October 7, 2008

It’s been a while — since the virgin days of T1 Ekrund, to be exact — since I’ve met a PQ that made me sit up straight and crack my ever-weakening back. I can understand why the first PQ in each zone is particularly memorable and well-liked: they received the lion’s share of polishing pre-release (especially because this would be the first PQ journalists would experience) and you only have to do them two or three quick times to max out influence and get juicy rewards.

I remember being amazed when a giant burst out of the forest in the Empire T1 PQ, or how funny it was when his twin brother blew himself to smitherines with a sea mine in the Greenskins T1 PQ. The PQs weren’t just a great way for people to effortlessly group together for a common purpose (i.e. a “raid without the bullcrap”) or a path to decent blue gear for PvE players willing to put in the time to do them. They were dynamic stories in the game world that came to life through clever scripting, voice acting and environmental destruction.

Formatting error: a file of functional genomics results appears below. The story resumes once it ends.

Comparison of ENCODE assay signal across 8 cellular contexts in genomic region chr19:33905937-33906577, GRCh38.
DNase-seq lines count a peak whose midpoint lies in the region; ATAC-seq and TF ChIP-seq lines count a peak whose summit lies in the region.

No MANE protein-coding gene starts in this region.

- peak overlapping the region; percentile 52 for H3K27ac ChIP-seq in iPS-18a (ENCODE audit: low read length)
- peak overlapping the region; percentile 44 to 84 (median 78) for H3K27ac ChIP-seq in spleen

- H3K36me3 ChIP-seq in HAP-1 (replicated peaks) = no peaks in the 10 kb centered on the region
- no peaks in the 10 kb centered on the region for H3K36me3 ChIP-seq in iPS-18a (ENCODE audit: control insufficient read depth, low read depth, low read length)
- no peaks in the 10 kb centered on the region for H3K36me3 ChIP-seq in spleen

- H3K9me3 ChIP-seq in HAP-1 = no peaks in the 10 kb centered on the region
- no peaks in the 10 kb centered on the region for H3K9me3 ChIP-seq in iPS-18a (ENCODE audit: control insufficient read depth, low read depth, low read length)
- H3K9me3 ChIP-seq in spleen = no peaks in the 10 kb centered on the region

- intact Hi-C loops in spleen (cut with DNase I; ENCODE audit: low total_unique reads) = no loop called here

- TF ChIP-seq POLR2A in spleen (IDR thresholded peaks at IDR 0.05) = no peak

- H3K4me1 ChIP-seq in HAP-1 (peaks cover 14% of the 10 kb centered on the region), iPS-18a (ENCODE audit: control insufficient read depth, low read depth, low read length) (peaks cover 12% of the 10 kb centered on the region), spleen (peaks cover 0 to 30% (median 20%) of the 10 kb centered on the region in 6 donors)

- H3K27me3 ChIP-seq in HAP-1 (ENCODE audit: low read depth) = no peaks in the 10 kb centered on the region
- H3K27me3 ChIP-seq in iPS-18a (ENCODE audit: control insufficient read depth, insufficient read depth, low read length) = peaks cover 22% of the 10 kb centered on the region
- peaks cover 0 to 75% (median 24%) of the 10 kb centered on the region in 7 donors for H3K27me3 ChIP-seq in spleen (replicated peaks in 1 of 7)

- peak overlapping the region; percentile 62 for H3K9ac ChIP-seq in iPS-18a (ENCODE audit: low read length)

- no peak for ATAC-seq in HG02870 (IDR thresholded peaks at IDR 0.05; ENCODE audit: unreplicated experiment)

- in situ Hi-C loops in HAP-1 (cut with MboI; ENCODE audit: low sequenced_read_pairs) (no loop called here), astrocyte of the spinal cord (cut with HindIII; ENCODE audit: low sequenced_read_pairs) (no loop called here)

Yet what happened? Far too quickly we got out of Chapter 1 and 2 and into the higher chapters that required a lot more time invested to max out that influence bar and degenerated into a very familiar three-act structure (not always in three stages, but I’d submit that there are usually three acts: the solo-able phase, the champion mob phase, and the hero mob phase). With far more trips through PQs necessary to get all the influence needed, with multiple PQs for several chapters, and with the playerbase spreading out, PQs got a lot less fun.

Don’t get me wrong — I really love PQs. I never go through a chapter without maxing out that influence bar, and it’s a special little thrill to go to the rally master and get three choice rewards in one swoop. But I miss that little something, that je ne sais quoi that took PQs from “good” to “wowzers!” Part of that depends on how many people are around to do the PQs with (even sharing influence gained, it’s just more enjoyable to do them with others, and safer as well), but simply having an ever-tougher crowd of baddies popping out at you do not an excellent PQ make. For that to happen, there needs to be a great story told through actions, dialogue and the environment — and last night, Dwarf Chapter 12, I rediscovered a PQ that met those standards.